I am referring to the portions that reference “Eight Ways to Change the World” which is a goal of the United Nations called the ‘Millennium Development Goals’ which they hope will be realized by the year 2015. Readers are called to action by supporting initiatives of the United Nations and to donate their money (just one dollar you donate can help…) to such causes as improving medical care for pregnant women in third world countries to try to lower the maternal mortality rate, and also a call to action to get more prescription drugs for Africans with AIDS, to name just two. In case you think I am exaggerating, I have an email from Dag Soderberg that confirms this stated objective, to try to influence readers to support the United Nations objective. Some of the photographs in this book first appeared in a show featuring photographs to support “Eight Ways to Change the World”. It seems that Dag Soderberg then hatched the idea to bring the message of that show to Americans and other English speaking peoples by combining that message with a New Testament Bible (the Bible is book that repeatedly sells the most copies year after year).
A section of the book has photographs of some people who have lived in this last century who the authors feel have done work to change the world for the better. Some include Angelina Jolie, Bono, Muhammad Ali, Al Gore, and Che Guevara. I will leave you to decide what you think about the individuals selected. Perhaps you will have some issues as I did. One would think that a New Testament that guides Christians might show Christians who have done good works. Instead I arrived at the conclusion that non-believers are ‘good people too’ and didn’t need the Bible to guide their actions. We all know that Godless people, and people of other faiths can do good things but why include it in a New Testament Bible? The fact that the most Christian book in the world has a ‘religion doesn’t matter’ notion is a bit hard for me to take.
Another impression I received was that the Bible is outdated and perhaps not the best advice to take. I point to the spread of what I thought was a gruesome image of a rich white woman tearing apart a roasted goose with her bare hands (an unrealistic and creepy image). The Bible text with it puts down what we call ‘being a vegetarian’. Will that not tick off and gross out the vegetarian social activists out there and lead them to put down The New Testament as outdated and just wrong? In another section the statement that women must submit to their husbands is highlighted but text about how a husband needs to treat his wife well is not highlighted. Another recommendation that women must have long hair goes against what many modern women choose concerns their hair length.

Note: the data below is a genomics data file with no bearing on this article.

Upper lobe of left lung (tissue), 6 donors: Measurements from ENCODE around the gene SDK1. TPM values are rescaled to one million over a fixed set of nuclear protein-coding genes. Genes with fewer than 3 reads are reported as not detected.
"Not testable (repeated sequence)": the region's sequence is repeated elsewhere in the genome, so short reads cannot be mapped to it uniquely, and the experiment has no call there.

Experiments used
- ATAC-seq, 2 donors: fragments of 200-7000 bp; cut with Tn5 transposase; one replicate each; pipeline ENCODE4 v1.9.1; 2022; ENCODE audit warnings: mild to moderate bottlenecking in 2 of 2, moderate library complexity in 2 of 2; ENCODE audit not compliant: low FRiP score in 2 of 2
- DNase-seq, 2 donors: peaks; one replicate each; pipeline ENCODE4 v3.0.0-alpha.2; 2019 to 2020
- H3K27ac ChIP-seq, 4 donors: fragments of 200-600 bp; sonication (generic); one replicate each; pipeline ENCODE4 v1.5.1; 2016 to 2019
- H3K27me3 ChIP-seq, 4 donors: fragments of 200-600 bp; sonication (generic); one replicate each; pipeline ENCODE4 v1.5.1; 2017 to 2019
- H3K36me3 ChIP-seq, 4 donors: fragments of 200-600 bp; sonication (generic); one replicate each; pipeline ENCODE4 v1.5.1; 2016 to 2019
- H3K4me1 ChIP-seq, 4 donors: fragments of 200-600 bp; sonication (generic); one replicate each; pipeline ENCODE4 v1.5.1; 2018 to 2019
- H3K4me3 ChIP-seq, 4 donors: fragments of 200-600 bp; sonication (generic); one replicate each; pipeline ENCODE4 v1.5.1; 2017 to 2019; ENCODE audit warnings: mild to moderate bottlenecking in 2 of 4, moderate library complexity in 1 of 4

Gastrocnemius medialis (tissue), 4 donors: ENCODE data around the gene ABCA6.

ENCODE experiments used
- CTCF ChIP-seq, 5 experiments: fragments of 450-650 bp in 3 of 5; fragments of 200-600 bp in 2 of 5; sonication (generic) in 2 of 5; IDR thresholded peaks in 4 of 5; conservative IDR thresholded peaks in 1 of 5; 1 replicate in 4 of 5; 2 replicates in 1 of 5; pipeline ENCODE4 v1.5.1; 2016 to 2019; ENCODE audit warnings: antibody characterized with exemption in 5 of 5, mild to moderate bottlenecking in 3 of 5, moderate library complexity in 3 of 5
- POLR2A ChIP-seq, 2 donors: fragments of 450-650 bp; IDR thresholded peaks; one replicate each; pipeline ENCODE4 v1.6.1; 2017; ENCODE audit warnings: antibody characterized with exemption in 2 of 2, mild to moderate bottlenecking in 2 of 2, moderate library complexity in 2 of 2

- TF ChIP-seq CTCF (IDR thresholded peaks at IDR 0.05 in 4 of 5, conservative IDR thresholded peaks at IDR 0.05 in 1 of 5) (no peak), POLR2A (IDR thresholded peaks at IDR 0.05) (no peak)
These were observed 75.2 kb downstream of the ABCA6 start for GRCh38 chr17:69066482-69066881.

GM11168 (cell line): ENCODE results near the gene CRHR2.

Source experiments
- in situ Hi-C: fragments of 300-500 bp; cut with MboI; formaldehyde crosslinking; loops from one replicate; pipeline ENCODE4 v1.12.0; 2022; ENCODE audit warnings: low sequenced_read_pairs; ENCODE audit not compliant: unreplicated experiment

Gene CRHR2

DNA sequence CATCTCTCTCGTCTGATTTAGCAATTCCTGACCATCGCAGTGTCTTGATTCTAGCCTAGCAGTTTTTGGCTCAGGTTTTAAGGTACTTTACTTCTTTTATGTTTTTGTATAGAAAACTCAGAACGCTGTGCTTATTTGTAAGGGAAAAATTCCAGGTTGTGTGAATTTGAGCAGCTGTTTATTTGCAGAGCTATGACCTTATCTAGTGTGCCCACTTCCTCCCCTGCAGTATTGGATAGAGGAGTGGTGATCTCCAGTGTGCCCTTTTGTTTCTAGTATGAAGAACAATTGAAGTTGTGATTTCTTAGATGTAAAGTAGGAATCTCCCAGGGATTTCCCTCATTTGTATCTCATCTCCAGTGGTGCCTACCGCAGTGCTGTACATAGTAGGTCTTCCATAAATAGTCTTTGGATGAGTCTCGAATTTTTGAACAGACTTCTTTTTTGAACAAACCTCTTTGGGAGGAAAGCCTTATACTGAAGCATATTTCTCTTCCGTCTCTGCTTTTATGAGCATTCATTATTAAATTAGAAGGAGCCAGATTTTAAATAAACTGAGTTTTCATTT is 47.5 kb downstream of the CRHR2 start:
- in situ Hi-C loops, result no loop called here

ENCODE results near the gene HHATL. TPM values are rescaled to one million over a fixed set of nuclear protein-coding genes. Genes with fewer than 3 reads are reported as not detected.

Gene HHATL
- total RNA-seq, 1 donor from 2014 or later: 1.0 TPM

I called this a Trojan Horse because I think that people will seek to buy this because they want the message of the Bible with an appealing visual element, but instead they receive messages from non-Christians urging them in words and powerful images to take social and political action to support the initiatives of the United Nations. Readers who look only at the photographs, captions, highlighted text and read the new section about the United Nations will be more susceptible to that influence than those who already know the content of the New Testament or those who actually read the text in this version.
So who are the creators or illuminators as they call themselves? From the official website, we learn that creator of “Illuminated World” is Dag Soderberg who “ is a spiritual but not particularly religious individual”. The others involved are investors and business people. From the publishers website I learned this:
“Are any of the founders or business partners of Illuminated World religious?
There is no religious mission here. We believe that the success of The Book will be driven by the fact that this is not coming from within any specific faith, religion or church. We are from many faiths, backgrounds and beliefs and ultimately trying to create something for the many and not just for the few.”
According to Bible Illuminated website, they are currently working on their version of the Old Testament. Also shared is that the organization has future plans to do translations of other religious books as well.
My "First thoughts" on this book were published on my blog last month, here.